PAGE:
I hope and expect that the reader will not interpret the discussion of these officers' experiences as being critical of those whose stories fill these pages—they are not. But there are important lessons to be learned from what these law enforcers experienced, and communicating those lessons is why I wrote this book.
The primary objective of the book is to integrate law enforcement's knowledge of how to perform effective tactical responses to threat with skills in controlling how officers' brains and bodies react to high levels of stress and crisis exposure. It is within the moment that they are confronted with unanticipated, rapidly changing, or chaotic stress that errors are most likely to be made—actions undertaken that cannot be taken back.
It is not my intent to try to include all of the possible situations in which bad things can happen in law enforcement. The officers who were interviewed for this book were generous enough to share openly their experiences and private pain with people they don't even know. Their message was simple and direct: "Tell other cops how it happened, Doc. I don't want them to have to go through the hell that I've been through."
It is true that some of the bad things that happen in law enforcement are unavoidable. There is always the chance that someone waits in ambush for peace officers and shoots or stabs them without any warning, and without any chance for officers to defend themselves. However, it is also true that most of the damage done to peace officers' lives and careers can be prevented.
In the eleven years since I wrote Force Under Pressure a new generation of peace officers has taken the reins in law enforcement. They are equipped with a more advanced technology and powerful information, surveillance, and communication systems to assist them in the performance of their work.
However, the increases in technology have not prevented peace officers from being assaulted and killed at a rate that must one day become unacceptable in a civilized society that prides itself on high moral values. From 2000 to 2009, the Federal Bureau of Investigation reported that 536 American peace officers were murdered in the course of duty. During the same period of time, a greater number, 728 peace officers, were killed in traffic collisions. An average of over 54,000 officers each year were assaulted during this same time period (Federal Bureau of Investigation, Uniform Crime Reports, Law Enforcement Officers Killed and Assaulted, 2009).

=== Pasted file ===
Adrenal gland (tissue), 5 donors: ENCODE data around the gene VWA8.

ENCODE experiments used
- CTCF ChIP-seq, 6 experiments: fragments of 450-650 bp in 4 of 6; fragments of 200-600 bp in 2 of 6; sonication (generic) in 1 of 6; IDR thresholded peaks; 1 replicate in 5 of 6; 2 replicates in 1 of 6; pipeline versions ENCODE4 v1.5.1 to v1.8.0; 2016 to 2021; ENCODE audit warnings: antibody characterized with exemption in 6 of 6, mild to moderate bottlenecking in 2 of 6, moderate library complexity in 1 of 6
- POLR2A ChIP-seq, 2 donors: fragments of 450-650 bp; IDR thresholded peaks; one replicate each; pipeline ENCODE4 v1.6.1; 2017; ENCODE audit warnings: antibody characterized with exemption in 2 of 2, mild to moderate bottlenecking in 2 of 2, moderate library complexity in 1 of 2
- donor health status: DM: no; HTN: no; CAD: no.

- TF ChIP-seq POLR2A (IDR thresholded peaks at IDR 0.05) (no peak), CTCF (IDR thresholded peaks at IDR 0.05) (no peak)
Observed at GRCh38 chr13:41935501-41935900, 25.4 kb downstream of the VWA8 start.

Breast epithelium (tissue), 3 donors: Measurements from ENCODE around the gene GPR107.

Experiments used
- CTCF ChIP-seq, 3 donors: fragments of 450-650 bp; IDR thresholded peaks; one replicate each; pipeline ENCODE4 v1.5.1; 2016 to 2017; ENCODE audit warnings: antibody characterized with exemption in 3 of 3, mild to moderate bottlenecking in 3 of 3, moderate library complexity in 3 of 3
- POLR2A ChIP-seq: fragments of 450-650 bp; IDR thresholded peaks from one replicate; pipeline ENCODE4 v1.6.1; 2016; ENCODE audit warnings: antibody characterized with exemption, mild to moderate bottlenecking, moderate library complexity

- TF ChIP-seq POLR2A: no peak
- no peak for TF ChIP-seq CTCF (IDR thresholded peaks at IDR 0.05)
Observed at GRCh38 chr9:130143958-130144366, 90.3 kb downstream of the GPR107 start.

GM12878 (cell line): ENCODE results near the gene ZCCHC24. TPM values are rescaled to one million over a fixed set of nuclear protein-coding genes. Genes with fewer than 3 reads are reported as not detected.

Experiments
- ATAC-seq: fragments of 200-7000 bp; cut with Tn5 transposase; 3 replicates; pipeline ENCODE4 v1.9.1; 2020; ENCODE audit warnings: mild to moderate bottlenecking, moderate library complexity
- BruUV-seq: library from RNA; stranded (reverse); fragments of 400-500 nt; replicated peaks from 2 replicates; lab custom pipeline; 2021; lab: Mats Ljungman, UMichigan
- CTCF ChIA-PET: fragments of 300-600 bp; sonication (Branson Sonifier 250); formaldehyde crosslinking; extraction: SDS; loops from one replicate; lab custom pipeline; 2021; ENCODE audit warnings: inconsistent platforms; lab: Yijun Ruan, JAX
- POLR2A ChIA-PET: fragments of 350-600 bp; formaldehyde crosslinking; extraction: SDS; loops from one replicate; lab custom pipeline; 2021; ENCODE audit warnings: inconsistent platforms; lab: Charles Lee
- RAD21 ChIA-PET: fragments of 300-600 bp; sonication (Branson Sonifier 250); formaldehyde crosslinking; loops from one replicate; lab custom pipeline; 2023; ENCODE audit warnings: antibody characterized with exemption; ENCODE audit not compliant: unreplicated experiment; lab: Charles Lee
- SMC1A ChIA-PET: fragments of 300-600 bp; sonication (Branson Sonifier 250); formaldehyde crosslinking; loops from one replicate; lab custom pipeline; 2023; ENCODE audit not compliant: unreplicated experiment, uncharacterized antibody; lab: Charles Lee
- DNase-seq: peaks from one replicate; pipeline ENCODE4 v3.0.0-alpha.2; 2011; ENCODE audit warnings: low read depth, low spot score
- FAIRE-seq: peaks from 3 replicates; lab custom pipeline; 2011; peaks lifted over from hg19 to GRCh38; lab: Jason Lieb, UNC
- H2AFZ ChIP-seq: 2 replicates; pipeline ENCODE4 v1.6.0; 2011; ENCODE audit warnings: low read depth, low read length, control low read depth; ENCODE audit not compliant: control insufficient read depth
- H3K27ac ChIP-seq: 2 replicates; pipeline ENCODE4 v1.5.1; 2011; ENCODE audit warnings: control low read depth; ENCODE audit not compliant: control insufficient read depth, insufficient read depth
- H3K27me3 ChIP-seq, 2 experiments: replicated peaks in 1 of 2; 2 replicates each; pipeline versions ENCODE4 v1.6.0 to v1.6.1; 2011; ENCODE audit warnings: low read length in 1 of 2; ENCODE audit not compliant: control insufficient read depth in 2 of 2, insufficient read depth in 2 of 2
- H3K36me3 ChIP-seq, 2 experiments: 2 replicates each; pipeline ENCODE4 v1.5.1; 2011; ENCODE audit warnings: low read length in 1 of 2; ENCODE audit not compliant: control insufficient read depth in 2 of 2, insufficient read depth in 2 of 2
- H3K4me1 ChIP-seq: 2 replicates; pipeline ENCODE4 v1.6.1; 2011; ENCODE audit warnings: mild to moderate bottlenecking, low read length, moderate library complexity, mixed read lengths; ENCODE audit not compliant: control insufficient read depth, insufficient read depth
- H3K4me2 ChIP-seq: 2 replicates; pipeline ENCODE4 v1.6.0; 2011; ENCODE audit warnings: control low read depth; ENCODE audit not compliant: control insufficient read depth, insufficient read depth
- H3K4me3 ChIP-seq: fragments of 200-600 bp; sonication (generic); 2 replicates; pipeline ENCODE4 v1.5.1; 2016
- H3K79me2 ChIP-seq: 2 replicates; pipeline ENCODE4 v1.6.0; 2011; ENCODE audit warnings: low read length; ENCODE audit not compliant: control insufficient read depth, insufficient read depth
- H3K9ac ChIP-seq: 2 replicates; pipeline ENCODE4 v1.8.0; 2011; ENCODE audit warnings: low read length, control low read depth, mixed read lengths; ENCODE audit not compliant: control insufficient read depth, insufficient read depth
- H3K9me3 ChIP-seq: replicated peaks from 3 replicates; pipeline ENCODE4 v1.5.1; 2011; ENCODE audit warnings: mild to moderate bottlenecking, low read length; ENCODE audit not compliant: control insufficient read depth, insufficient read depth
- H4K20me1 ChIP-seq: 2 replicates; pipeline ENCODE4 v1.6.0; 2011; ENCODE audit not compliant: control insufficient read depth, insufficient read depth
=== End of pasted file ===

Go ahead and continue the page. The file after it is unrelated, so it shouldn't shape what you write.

There Is No Such Thing as Friendly Fire
A police officer was killed a number of years ago during a SWAT operation in the Southwest. The event underscored the terrible damage that can be done when an officer's level of internal excitation gets so "jacked up" that the actions they take in a tactical encounter are performed without thought, judgment, or self-regulation.
At that time, as is the case with many law enforcement agencies, being a member of a SWAT team was not a full-time assignment. Officers were occupied with other duties until a call came for the team to be mobilized. Members of the team then had to shift their work orientation from patrol and detective functions to special operations that required substantially different actions and procedures than their primary duties.
SWAT teams from a number of police departments were assisting in the arrest of a dangerous fugitive. One of the locations involved in the search was a two-story residence where the suspect was known to have resided.
The SWAT team that was to search that location was made up of skilled veteran police officers that had ultimate confidence in their ability—to the point that, when they observed another team slowly going through a walk-through rehearsal with the plan they had for their assigned function, they pointed at the rehearsing team and laughed, saying, "Look at those guys." Their laughter was soon to be extinguished, however.
The officer who was killed was the newest member of the SWAT team. He was a "hard charger," wanting very much to be given the number-one position on the entry team. He asked the team leader and was granted his request. The team entered the residence and began to clear all areas of the first floor.